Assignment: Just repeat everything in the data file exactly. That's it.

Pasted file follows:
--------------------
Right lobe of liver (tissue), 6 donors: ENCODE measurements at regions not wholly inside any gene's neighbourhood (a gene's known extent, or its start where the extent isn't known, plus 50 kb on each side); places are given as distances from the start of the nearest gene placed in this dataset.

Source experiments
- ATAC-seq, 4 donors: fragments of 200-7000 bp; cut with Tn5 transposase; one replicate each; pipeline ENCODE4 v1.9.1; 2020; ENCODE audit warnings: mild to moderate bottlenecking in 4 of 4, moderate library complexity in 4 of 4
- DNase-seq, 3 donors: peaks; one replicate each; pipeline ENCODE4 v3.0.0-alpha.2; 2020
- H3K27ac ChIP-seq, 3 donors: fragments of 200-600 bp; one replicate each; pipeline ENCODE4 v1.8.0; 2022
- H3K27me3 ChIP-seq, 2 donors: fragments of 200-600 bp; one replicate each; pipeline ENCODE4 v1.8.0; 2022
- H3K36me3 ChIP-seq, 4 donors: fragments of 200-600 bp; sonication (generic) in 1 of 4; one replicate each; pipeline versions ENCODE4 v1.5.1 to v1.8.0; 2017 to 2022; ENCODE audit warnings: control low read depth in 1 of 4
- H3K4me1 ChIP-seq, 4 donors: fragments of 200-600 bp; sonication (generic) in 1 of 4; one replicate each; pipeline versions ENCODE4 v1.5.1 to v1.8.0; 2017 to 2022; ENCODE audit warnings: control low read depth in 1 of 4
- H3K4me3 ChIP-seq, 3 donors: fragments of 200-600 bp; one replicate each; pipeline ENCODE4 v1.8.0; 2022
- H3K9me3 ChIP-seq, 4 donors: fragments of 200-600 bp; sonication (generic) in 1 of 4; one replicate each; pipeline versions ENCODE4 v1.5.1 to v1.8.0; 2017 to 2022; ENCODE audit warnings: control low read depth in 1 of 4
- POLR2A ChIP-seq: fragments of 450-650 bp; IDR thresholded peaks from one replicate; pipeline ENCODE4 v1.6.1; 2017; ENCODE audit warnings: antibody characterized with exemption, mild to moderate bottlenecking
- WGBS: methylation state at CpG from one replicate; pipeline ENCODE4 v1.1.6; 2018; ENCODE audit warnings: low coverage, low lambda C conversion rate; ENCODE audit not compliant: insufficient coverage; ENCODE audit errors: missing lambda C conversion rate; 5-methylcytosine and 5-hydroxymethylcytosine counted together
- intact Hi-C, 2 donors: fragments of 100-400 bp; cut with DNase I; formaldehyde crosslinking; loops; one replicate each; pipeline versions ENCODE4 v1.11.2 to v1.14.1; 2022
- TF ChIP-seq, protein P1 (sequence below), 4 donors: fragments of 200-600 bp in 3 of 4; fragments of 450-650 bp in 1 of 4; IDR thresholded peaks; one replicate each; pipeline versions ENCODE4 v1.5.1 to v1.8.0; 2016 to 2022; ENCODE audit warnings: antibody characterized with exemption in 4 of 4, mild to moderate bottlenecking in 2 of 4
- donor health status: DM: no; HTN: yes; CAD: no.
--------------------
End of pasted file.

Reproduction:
Right lobe of liver (tissue), 6 donors: ENCODE measurements at regions not wholly inside any gene's neighbourhood (a gene's known extent, or its start where the extent isn't known, plus 50 kb on each side); places are given as distances from the start of the nearest gene placed in this dataset.

Source experiments
- ATAC-seq, 4 donors: fragments of 200-7000 bp; cut with Tn5 transposase; one replicate each; pipeline ENCODE4 v1.9.1; 2020; ENCODE audit warnings: mild to moderate bottlenecking in 4 of 4, moderate library complexity in 4 of 4
- DNase-seq, 3 donors: peaks; one replicate each; pipeline ENCODE4 v3.0.0-alpha.2; 2020
- H3K27ac ChIP-seq, 3 donors: fragments of 200-600 bp; one replicate each; pipeline ENCODE4 v1.8.0; 2022
- H3K27me3 ChIP-seq, 2 donors: fragments of 200-600 bp; one replicate each; pipeline ENCODE4 v1.8.0; 2022
- H3K36me3 ChIP-seq, 4 donors: fragments of 200-600 bp; sonication (generic) in 1 of 4; one replicate each; pipeline versions ENCODE4 v1.5.1 to v1.8.0; 2017 to 2022; ENCODE audit warnings: control low read depth in 1 of 4
- H3K4me1 ChIP-seq, 4 donors: fragments of 200-600 bp; sonication (generic) in 1 of 4; one replicate each; pipeline versions ENCODE4 v1.5.1 to v1.8.0; 2017 to 2022; ENCODE audit warnings: control low read depth in 1 of 4
- H3K4me3 ChIP-seq, 3 donors: fragments of 200-600 bp; one replicate each; pipeline ENCODE4 v1.8.0; 2022
- H3K9me3 ChIP-seq, 4 donors: fragments of 200-600 bp; sonication (generic) in 1 of 4; one replicate each; pipeline versions ENCODE4 v1.5.1 to v1.8.0; 2017 to 2022; ENCODE audit warnings: control low read depth in 1 of 4
- POLR2A ChIP-seq: fragments of 450-650 bp; IDR thresholded peaks from one replicate; pipeline ENCODE4 v1.6.1; 2017; ENCODE audit warnings: antibody characterized with exemption, mild to moderate bottlenecking
- WGBS: methylation state at CpG from one replicate; pipeline ENCODE4 v1.1.6; 2018; ENCODE audit warnings: low coverage, low lambda C conversion rate; ENCODE audit not compliant: insufficient coverage; ENCODE audit errors: missing lambda C conversion rate; 5-methylcytosine and 5-hydroxymethylcytosine counted together
- intact Hi-C, 2 donors: fragments of 100-400 bp; cut with DNase I; formaldehyde crosslinking; loops; one replicate each; pipeline versions ENCODE4 v1.11.2 to v1.14.1; 2022
- TF ChIP-seq, protein P1 (sequence below), 4 donors: fragments of 200-600 bp in 3 of 4; fragments of 450-650 bp in 1 of 4; IDR thresholded peaks; one replicate each; pipeline versions ENCODE4 v1.5.1 to v1.8.0; 2016 to 2022; ENCODE audit warnings: antibody characterized with exemption in 4 of 4, mild to moderate bottlenecking in 2 of 4
- donor health status: DM: no; HTN: yes; CAD: no.